We all know that you should do your homework before signing any legal agreement, but what should you be checking? This article for August’s edition of Elite Franchise Magazine focusses on the questions you should ask when choosing a franchise network and how to spot some of the potential pitfalls before you sign up.
Due Diligence – It Pays to Do your Homework
Franchise Agreements are typically easy to get into, but difficult to get out of. They usually involve a commitment of at least 5 years and will include restrictions that could impact on your future activities even after the agreement ends. In view of this, it’s wise to do your homework and thoroughly investigate the franchise network before you sign up. This month’s article considers the sorts of questions you should be asking and why need to ask them.
Questions about the Business Model
When you buy a franchise, you are essentially buying the recipe for operating a business, together with training and support to help you follow the recipe; so it’s crucial that you choose a recipe for a successful business, not a damp squib. All the basic questions that apply to an independent start up business apply to a franchise business – questions about the product, the market, the competition and the customer will all need to be asked.
In addition, you will need to satisfy yourself that the business model has been fully tested. Ask how long the business has been operating as a franchise and check whether it has been tested in similar locations with similar demographics to the area that you are considering. A business which is successful in a busy, city centre location wont necessarily achieve the same results in a rural location.
How robust is demand for the products and services that the business offers? A franchise that specialises in selling Christmas crackers will clearly experience seasonal demand and the business model will need to be able to account for that. Similarly, if a product is the Next Big Thing, how will the business respond when the next, Next Big Thing comes along? Is demand for your product or service likely to continue for years to come?
Questions about the Franchisor and the Network
The fortunes of a franchisee are inextricably linked to the franchisor and the other franchisees in the network. Franchisees will be relying on the franchisor to give them good advice about how to run the business, so it is important that the franchisee knows who will be giving that advice and what their credentials are.
Knowing how many franchisees have joined or left a network can provide valuable clues as to the viability of the business. Naturally warning flags will be raised if a significant number of franchisees have left in recent times unless the reasons for them leaving can be properly explained and justified. Most networks will expect some leavers each year as franchisees retire having hopefully, made their money; however an unexplained or significant number of leavers may suggest that there are problems in the network.
Equally, be wary of a network that is growing too fast. A network that is taking on a significant number of franchisees in a short space of time may point to a franchisor who is more interested in selling new franchises than he is in supporting the business owners he already has. In addition, if the number of franchisees is growing, then the number of support staff at head office ought to be growing too, so ask about plans to recruit additional support staff.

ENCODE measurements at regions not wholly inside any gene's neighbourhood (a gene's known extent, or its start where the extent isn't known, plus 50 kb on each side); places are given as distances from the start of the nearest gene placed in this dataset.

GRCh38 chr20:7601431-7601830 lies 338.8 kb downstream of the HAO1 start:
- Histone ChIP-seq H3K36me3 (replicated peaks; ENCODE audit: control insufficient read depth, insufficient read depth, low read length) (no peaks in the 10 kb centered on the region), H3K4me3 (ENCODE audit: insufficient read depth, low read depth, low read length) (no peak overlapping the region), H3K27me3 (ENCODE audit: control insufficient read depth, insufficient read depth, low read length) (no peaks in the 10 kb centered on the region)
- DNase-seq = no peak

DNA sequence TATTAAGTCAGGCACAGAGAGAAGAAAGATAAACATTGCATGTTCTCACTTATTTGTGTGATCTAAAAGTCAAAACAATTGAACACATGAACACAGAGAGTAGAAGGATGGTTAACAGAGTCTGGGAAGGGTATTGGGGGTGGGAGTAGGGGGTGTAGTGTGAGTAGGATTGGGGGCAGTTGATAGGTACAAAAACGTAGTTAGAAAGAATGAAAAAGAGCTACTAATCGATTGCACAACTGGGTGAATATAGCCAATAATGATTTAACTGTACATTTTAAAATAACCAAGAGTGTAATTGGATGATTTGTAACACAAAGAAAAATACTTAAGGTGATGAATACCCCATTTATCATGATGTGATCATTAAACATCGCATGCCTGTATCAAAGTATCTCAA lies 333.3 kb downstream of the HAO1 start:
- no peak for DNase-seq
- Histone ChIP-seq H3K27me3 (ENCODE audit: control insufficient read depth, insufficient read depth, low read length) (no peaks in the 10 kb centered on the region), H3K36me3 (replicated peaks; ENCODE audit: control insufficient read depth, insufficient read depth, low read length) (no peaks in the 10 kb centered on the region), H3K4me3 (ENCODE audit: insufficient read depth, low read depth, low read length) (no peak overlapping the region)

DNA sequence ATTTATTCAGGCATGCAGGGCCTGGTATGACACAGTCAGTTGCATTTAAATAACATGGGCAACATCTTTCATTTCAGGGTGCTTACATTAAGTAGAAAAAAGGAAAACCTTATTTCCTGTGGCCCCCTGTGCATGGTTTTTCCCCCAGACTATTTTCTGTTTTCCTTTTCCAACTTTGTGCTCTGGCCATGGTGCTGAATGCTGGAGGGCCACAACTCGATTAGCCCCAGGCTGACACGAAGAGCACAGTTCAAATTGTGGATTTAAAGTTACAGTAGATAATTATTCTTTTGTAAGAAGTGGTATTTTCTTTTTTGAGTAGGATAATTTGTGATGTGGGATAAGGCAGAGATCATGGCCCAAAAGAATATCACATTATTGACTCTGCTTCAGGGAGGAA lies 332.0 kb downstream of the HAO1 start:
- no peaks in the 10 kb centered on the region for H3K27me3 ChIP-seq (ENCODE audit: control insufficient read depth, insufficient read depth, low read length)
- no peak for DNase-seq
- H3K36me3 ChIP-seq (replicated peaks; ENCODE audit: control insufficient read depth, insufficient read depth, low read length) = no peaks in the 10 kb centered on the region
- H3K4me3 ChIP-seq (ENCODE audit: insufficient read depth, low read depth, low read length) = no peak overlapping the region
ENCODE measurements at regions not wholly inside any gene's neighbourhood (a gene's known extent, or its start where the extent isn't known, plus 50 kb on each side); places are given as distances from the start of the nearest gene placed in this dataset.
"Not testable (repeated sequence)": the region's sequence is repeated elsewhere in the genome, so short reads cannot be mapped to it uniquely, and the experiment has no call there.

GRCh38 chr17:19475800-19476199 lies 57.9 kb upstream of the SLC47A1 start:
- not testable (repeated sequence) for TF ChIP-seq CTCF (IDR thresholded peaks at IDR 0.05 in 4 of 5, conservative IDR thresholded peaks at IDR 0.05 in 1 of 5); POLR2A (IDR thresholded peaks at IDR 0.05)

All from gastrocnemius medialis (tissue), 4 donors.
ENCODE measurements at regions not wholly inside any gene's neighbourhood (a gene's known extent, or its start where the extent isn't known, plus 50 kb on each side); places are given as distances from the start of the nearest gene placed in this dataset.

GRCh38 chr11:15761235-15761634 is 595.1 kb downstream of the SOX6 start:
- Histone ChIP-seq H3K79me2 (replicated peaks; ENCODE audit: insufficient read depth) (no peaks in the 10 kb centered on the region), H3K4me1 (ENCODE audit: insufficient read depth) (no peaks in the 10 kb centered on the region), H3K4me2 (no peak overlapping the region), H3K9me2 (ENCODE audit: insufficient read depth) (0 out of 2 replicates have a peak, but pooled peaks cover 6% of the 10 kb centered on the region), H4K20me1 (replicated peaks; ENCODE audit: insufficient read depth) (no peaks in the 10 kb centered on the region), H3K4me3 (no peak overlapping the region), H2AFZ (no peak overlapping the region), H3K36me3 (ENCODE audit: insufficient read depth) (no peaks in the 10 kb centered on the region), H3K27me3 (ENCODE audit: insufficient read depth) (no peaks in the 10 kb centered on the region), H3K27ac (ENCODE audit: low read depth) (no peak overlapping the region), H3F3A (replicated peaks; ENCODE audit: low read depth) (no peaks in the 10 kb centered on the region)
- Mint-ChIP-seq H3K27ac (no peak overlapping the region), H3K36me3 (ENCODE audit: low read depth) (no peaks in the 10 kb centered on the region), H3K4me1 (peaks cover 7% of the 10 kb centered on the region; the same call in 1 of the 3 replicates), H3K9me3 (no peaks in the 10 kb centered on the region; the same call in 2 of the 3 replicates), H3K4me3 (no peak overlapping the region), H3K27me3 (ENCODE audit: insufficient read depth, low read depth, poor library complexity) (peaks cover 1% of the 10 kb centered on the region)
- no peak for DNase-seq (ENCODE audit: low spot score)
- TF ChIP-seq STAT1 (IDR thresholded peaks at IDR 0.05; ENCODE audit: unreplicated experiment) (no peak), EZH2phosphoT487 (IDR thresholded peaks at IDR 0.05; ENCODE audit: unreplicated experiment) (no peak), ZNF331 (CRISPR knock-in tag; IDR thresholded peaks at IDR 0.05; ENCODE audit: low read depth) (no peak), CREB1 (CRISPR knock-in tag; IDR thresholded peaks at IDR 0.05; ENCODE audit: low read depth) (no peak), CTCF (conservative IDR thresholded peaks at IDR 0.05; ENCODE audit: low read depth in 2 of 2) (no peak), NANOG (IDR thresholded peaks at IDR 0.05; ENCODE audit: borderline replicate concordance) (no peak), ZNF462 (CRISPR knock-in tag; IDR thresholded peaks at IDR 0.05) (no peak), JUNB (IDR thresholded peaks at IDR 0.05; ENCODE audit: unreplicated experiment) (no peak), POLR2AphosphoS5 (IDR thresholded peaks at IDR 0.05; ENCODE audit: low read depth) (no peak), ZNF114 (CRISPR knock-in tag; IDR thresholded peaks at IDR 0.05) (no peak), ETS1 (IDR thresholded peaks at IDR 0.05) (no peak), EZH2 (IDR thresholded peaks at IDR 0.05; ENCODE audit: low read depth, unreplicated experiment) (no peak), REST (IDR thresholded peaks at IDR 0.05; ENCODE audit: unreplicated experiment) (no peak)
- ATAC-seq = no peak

The Finance Bit
You will need to make sure that the maths adds up. This includes creating a business plan with a detailed cash flow forecast and profit and loss projection. If the franchisor provides information to help with this, make sure you verify the figures independently. Be clear on how the figures that the franchisor is providing have been calculated and remember that much of this data will be estimates, not fact. It’s often helpful to create multiple versions of the business plan changing the figures each time so that you can see how sensitive the bottom line is if for example, costs turn out to be higher than anticipated or if you don’t achieve the level of sales you were hoping for.
Sources of Information
The franchisor’s glossy recruitment literature will provide a good starting point; but potential franchisees should never rely on this alone. Financial information in particular should be independently checked and verified.
A quick google search will be helpful in seeing the sort of publicity that the network attracts – good and bad. The network you choose ought to have a buzz about it for the right reasons!
One of the most valuable sources of information will be the other franchisees in the network and potential franchisees should aim to speak to as many of the existing network as possible before they make their final decision. Reputable franchisors will give potential recruits a list of all franchisees in the network and invite the potential recruit to choose who they would like to speak to. Be wary if a franchisor will only let you speak to certain individuals or gives you a very short list of franchisees to call.
Plenty of Fish in the Sea
When it comes to franchising, there really are plenty of fish in the sea. Potential franchisees can and should be discerning when it comes to choosing their network and there’s plenty of sources of information that are worth looking into. Putting effort and research into choosing the right network for you could make all the difference between choosing the recipe for an impressive soufflé or an under-cooked disaster!